Russia’s Military Base in Mozambique: Intent, Impact & Impediment
November 9, 2020
November 9, 2020
This Grey Dynamics African Intelligence report analyses the potential establishment of a Russian military base in Mozambique. The geopolitical, economic, and military benefits and impact of a Russian base will be explored.
KJ-1. Based on the leak from German intelligence and the existing close relationship between Russia and Mozambique, it is highly likely that Russia has been approved to establish a military base.
KJ-2. It is likely that Russia will make use of the “contractually assured” approval, to extend its sphere of influence while benefiting economically from an increased presence.
KJ-3. It is highly likely that competing with the US and China in Africa is a motivating factor in the decision to establish a base in Mozambique.
KJ-4. It is likely that a base will increase the recruitment success of the Mozambique insurgency. With only a realistic probability of significant success against the insurgents.
KJ-5. It is not clear how the Russian presence would affect the French Total LNG project in Mozambique. It is likely that Russia will be investing in Mozambique’s natural gas resources, almost certainly under favourable terms for Russian companies.
German newspaper Bild, citing a German Foreign Ministry report, shared leaked intelligence that Russia was “contractually assured” it would be able to build military bases in Mozambique, Sudan, Madagascar, Egypt, Eritrea, and the Central African Republic. Russia has reportedly placed Africa as a ‘top priority’ for foreign policy/strategy. Since 2015 Russia has established 21 military cooperation agreements with African countries. Mozambique is an ideal choice for one of these bases, due to close political ties and the potential to increase economic ties through arms sales and natural resource agreements. This also serves to counter the US and growing Chinese influence on the continent.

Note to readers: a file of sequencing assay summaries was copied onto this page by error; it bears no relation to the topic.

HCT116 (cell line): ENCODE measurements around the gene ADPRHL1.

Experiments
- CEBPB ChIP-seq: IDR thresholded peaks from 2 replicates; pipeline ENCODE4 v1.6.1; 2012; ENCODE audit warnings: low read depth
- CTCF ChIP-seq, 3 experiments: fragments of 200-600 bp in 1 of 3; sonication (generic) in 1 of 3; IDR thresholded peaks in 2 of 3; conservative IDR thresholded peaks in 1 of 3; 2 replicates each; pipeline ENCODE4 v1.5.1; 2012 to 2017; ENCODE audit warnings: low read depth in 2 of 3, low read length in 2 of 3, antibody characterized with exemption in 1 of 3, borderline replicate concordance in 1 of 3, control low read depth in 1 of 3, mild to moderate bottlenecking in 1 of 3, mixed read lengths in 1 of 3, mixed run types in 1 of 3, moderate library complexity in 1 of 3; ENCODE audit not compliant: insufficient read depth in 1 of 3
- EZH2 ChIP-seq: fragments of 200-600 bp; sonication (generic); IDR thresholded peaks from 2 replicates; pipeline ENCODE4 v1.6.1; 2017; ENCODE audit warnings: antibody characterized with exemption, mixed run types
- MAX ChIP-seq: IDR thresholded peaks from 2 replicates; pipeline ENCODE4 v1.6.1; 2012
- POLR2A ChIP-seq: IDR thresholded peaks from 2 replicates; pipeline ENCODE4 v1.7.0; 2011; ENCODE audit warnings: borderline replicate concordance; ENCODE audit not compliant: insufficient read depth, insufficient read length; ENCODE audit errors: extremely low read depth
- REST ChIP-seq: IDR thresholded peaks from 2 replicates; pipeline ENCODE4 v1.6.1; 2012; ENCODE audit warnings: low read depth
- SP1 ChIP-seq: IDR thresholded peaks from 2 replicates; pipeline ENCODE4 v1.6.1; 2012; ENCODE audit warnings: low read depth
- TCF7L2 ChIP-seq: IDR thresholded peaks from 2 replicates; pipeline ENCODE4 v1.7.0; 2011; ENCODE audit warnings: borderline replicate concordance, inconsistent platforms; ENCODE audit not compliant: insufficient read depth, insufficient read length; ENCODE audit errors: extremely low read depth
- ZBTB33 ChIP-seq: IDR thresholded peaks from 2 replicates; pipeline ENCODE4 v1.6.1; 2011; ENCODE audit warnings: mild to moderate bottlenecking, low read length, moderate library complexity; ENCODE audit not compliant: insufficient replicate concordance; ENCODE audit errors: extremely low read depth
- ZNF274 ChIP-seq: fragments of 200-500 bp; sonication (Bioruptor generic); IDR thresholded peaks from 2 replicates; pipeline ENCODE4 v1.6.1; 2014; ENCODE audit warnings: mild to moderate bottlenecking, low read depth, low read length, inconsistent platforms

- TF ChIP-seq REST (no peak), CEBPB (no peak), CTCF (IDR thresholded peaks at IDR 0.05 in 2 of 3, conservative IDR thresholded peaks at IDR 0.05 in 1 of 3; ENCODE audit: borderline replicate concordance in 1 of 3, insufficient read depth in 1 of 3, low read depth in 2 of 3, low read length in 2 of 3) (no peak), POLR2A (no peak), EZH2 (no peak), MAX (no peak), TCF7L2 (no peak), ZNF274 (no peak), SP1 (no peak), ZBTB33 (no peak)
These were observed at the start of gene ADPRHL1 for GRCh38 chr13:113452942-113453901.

Based on the leak from German intelligence and the existing close relationship between Russia and Mozambique, it is highly likely that Russia has been approved to establish a military base. Historically, Russia and Mozambique were close Soviet allies. In 2015, the two countries signed a technical and military cooperation agreement. While Mozambique on the United Nations platform regularly supports Russian foreign policy initiatives.
The Russian private military contractor Wagner Group, which officially does not exist, has been active in Mozambique against the ongoing insurgency. The group usually comes as a ‘package deal’ with cooperation with the Russian state. This not only is limited to military aid but in countries such as Sudan has manifested in the form of political aid, albeit in manipulative forms at times such as troll farms. The ties between the countries corroborate the German leaked report, making the judgment reliable
It is likely that Russia will make use of the “contractually assured” approval, to extend its sphere of influence while benefiting economically from an increased presence. A combination of benefits accompanies a potential Russian base in Mozambique. The military footprint alone extends Russia’s sphere of influence, with a strategic launching pad to the Indian Ocean.
Which is dominated by the US and China presence in comparison. Russia is the key weapons supplier to Africa (37.6%), a military base will usually coincide with agreements for military trade, as well as other key economic opportunities. The main economic opportunity to note is the natural resource reserves of Mozambique, gas reserves are a key economic lifeline for the Russian economy, and extraction contracts will be highly desirable and highly likely with a Russian presence.